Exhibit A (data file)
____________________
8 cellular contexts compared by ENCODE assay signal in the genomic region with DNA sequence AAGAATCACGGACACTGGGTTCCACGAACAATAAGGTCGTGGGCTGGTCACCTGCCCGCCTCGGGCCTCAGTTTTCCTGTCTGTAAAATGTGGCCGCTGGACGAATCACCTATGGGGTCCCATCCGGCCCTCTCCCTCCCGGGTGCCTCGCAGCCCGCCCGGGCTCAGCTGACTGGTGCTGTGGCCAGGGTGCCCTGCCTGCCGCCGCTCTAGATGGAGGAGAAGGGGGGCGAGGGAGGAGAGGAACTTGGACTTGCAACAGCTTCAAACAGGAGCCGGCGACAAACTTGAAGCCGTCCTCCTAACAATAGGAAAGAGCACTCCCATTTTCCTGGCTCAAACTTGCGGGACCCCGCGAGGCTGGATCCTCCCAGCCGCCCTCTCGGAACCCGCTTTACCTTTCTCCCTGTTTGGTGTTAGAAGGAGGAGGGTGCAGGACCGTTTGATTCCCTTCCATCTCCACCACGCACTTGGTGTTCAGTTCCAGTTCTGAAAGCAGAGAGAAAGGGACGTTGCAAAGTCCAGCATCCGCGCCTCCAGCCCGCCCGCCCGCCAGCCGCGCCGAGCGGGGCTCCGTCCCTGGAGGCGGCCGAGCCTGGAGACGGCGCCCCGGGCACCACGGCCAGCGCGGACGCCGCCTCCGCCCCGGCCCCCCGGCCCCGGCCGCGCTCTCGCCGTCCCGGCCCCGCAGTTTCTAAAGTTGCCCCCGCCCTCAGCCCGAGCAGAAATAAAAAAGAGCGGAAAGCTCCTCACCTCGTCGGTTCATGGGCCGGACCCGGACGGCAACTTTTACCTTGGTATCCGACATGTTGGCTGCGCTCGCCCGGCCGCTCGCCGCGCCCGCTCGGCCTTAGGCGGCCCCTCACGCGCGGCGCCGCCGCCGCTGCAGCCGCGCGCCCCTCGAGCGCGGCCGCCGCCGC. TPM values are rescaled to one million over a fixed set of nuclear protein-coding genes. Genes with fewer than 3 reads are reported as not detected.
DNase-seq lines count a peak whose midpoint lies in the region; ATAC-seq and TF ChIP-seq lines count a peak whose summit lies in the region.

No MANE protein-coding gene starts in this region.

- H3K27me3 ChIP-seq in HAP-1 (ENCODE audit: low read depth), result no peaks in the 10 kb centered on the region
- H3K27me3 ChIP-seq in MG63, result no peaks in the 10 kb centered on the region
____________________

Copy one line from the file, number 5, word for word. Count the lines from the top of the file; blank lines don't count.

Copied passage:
- H3K27me3 ChIP-seq in MG63, result no peaks in the 10 kb centered on the region